The Real Deal New York

Osher hangs out boutique shingle

By Alison Gregor | October 18, 2007 12:58PM

Shaun Osher has left the New York area’s largest residential real estate brokerage to form a boutique firm, where he plans to be intimately involved in every project.

Osher, who headed the top producing team at Prudential Douglas Elliman in 2004, resigned in April in much the same way Michael Shvo, leader of the previous year’s top team left the company in October 2004 for his own venture. Iva Spitzer, Elliman’s No. 3 broker in 2003, left the company in March to go to its biggest competitor, The Corcoran Group.

“I left there on incredible terms,” said 38-year-old Osher, who was consistently among the firm’s top-10 brokers for a decade, and leader in the Downtown market.

“It was a very amicable ending of our relationship. I just felt this was something that I wanted to do.”

“I have a big company, there are about 3,000 brokers, so obviously there’s always a little attrition,” said Elliman CEO Dottie Herman. “Shaun talked to me about doing this. If somebody wants to try something on their own, you have to wish them well.”

Osher said his boutique firm, tentatively named Newcastle Realty Group, though that may change, located at 417 Fifth Avenue, will focus on providing services to new residential developments, something he had specialized in at Elliman since the mid-1990s. It also will offer brokerage services for resales and rentals of co-ops, condominiums and townhouses. As of late May, Newcastle had eight employees, whose names Osher did not disclose, though brokers said former Elliman teammate Tom Postilio was a safe bet.

“I have a number of people who are top producers who have actually joined me,” Osher said. “For each individual person, it’s going to be newsworthy to announce they’re joining the company.”

Osher said that, also as of late May, he had already signed up in excess of 10 onsite development deals. He pledged that any business he committed to through Douglas Elliman would remain there, though said, “I have yet to have a customer or client not come with me with respect to any future business.”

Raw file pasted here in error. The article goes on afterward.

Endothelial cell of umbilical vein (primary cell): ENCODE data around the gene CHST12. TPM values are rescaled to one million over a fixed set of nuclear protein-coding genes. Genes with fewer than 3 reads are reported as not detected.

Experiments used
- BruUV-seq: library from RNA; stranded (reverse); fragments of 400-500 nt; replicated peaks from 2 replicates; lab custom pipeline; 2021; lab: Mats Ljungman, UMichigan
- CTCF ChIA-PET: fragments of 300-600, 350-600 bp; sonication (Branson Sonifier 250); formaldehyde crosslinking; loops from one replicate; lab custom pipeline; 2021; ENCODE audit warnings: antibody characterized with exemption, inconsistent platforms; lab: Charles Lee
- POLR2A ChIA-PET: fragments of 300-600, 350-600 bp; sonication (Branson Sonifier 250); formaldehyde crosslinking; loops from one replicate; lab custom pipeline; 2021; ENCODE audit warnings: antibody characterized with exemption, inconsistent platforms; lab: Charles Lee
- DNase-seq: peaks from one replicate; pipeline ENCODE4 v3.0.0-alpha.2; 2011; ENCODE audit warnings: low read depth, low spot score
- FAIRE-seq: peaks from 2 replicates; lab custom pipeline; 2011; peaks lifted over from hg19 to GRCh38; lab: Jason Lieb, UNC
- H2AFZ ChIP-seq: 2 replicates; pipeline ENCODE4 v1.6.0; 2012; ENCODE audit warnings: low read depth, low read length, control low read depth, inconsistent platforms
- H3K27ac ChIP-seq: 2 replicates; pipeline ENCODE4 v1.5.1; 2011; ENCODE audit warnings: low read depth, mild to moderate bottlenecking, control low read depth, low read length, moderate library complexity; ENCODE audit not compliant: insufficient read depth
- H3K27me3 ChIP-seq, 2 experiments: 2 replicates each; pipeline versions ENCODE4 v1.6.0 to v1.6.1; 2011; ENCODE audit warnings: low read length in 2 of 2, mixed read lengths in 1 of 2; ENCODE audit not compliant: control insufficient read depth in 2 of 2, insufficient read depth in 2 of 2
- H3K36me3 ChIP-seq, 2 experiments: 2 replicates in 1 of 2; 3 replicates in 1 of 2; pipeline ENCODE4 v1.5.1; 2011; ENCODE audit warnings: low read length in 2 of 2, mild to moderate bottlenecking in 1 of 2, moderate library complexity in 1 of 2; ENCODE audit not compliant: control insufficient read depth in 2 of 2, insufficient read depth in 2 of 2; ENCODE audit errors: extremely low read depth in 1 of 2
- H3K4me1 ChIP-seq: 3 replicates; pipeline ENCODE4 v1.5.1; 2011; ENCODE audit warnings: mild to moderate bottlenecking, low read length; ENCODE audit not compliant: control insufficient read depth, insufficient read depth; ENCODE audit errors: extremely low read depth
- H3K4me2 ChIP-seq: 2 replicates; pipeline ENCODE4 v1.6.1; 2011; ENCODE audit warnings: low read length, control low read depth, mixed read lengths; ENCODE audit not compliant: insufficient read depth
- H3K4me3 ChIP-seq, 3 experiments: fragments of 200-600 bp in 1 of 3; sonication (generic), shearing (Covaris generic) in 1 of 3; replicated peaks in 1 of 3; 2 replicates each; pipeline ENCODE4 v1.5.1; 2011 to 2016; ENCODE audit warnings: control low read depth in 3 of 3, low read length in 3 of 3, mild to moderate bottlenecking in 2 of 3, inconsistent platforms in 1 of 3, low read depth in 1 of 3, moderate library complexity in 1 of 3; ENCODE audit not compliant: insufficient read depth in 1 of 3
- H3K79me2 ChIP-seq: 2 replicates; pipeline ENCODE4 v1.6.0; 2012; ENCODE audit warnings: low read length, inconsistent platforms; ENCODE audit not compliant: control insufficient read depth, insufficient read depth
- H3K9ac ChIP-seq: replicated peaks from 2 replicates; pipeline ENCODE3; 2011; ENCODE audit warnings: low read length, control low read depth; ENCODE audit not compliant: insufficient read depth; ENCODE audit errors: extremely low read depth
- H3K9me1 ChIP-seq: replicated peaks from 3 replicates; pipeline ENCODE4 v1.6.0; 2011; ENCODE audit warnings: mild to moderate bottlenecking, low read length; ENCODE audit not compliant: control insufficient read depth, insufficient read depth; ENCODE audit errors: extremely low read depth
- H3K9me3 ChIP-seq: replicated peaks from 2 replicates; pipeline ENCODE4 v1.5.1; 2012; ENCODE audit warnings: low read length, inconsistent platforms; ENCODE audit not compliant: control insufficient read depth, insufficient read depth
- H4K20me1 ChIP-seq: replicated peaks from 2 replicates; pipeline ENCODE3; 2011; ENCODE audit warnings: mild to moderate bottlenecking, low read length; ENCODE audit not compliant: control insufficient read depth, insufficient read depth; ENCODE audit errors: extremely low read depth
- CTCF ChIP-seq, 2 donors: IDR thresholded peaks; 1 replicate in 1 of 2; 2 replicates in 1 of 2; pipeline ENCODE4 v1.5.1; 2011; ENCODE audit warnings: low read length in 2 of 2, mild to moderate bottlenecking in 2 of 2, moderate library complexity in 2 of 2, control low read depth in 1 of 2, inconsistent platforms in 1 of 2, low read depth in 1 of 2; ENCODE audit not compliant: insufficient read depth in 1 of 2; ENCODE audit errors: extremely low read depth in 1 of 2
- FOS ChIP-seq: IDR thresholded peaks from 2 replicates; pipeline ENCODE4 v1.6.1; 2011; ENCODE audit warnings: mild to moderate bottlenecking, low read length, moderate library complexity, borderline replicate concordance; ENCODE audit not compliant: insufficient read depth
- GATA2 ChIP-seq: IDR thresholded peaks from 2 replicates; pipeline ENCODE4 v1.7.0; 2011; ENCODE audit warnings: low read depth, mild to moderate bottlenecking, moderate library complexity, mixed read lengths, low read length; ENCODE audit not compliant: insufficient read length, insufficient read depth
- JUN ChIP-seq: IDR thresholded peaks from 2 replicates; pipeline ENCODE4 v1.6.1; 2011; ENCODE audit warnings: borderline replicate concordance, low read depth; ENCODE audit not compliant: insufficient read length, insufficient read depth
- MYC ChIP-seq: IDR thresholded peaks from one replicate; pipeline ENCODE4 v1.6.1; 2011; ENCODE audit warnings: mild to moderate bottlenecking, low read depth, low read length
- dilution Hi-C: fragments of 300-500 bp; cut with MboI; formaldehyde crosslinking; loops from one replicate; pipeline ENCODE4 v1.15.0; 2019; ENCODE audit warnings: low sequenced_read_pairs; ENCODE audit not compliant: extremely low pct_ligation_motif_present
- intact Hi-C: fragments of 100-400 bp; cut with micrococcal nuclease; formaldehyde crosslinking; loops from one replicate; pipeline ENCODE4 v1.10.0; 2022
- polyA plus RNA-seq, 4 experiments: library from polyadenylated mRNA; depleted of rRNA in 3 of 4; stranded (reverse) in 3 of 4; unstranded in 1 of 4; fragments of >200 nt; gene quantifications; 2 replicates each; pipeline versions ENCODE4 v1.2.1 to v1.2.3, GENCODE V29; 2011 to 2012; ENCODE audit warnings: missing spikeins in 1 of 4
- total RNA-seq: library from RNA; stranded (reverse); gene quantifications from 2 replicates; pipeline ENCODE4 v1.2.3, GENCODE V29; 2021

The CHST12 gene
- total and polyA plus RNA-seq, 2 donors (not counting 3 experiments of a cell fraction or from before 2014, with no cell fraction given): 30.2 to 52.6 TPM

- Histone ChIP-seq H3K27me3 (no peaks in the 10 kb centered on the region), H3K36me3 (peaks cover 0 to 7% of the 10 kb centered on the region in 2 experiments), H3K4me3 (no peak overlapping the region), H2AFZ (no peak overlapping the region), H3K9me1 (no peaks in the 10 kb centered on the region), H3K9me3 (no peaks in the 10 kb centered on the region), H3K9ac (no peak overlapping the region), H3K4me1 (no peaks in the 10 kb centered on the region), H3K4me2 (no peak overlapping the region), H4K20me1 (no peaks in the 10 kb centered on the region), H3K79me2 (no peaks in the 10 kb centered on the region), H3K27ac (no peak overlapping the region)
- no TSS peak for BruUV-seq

Efraim Tessler, an Elliman broker who worked closely with Osher in the successful marketing of 150 Nassau Street and 260 Park Avenue South, said Osher is an experienced broker “who’s been around the block.”

“He’s a very good broker; his favorite topic is himself; he always finds time to laugh,” Tessler said. “I wish him the best of luck.”

It may take just that combination of skill, experience, ego and levity to make it on your own in New York City’s bruising real estate market. Shvo, now president of the Shvo Group, found himself ordered to take a brief ethics class by the Real Estate Board of New York following a complaint filed against him, as well as raked over the coals by brokers quoted in various publications.

Elliman senior vice president Lisa Wong, who marketed 150 Nassau, said she is not inclined to brave the real estate world without the reinforcement of a large firm with a strong legal division. Wong never worked closely with Osher, but she said she watched both Osher and Shvo develop as brokers during her eight year tenure.

“The people that have left have been very dynamic, strong personalities,” she said. “But Douglas Elliman moves on.”

Osher has been somewhat of a Cheshire cat, as his name has been disappearing from and partially reappearing on Elliman’s Web site, leading to speculation about his intentions, though he was quoted as being with Newcastle Realty Group in New York magazine in late May.

Wong said that may be one of the difficulties of starting one’s own firm.

“The Internet presence is really important, and for a smaller company, it takes a lot of work, and it takes an IT department to have a really good Web site,” she said.

Osher also pointed out that he has no intention of competing with Douglas Elliman. He said he was inspired by a brief published in The Real Deal in April in which Barbara Corcoran, founder of The Corcoran Group, said the future “belongs to small brokers.”

“I’m not looking at making this a large company,” he said.

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